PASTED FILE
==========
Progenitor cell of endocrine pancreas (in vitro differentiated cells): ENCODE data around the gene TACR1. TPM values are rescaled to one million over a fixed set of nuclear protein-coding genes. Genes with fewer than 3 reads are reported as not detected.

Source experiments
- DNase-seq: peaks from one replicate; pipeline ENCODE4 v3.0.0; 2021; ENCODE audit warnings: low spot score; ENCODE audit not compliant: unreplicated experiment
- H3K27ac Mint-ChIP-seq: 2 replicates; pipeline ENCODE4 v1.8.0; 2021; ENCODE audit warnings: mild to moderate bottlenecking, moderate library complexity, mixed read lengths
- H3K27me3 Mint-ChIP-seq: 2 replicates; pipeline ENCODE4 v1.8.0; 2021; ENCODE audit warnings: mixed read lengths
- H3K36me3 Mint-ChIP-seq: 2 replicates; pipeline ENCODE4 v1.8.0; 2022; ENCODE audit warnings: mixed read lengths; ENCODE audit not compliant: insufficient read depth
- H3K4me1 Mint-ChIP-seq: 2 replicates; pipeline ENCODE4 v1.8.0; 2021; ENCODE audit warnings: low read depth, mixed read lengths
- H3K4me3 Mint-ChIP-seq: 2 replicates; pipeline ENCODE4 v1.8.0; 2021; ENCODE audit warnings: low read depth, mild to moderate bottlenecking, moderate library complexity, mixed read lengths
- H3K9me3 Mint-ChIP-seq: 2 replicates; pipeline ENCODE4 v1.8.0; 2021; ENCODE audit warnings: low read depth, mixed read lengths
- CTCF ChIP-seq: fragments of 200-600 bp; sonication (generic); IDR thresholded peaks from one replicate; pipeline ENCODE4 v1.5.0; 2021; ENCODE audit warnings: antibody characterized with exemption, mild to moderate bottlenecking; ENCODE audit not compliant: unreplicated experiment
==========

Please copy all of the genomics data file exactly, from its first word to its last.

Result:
Progenitor cell of endocrine pancreas (in vitro differentiated cells): ENCODE data around the gene TACR1. TPM values are rescaled to one million over a fixed set of nuclear protein-coding genes. Genes with fewer than 3 reads are reported as not detected.

Source experiments
- DNase-seq: peaks from one replicate; pipeline ENCODE4 v3.0.0; 2021; ENCODE audit warnings: low spot score; ENCODE audit not compliant: unreplicated experiment
- H3K27ac Mint-ChIP-seq: 2 replicates; pipeline ENCODE4 v1.8.0; 2021; ENCODE audit warnings: mild to moderate bottlenecking, moderate library complexity, mixed read lengths
- H3K27me3 Mint-ChIP-seq: 2 replicates; pipeline ENCODE4 v1.8.0; 2021; ENCODE audit warnings: mixed read lengths
- H3K36me3 Mint-ChIP-seq: 2 replicates; pipeline ENCODE4 v1.8.0; 2022; ENCODE audit warnings: mixed read lengths; ENCODE audit not compliant: insufficient read depth
- H3K4me1 Mint-ChIP-seq: 2 replicates; pipeline ENCODE4 v1.8.0; 2021; ENCODE audit warnings: low read depth, mixed read lengths
- H3K4me3 Mint-ChIP-seq: 2 replicates; pipeline ENCODE4 v1.8.0; 2021; ENCODE audit warnings: low read depth, mild to moderate bottlenecking, moderate library complexity, mixed read lengths
- H3K9me3 Mint-ChIP-seq: 2 replicates; pipeline ENCODE4 v1.8.0; 2021; ENCODE audit warnings: low read depth, mixed read lengths
- CTCF ChIP-seq: fragments of 200-600 bp; sonication (generic); IDR thresholded peaks from one replicate; pipeline ENCODE4 v1.5.0; 2021; ENCODE audit warnings: antibody characterized with exemption, mild to moderate bottlenecking; ENCODE audit not compliant: unreplicated experiment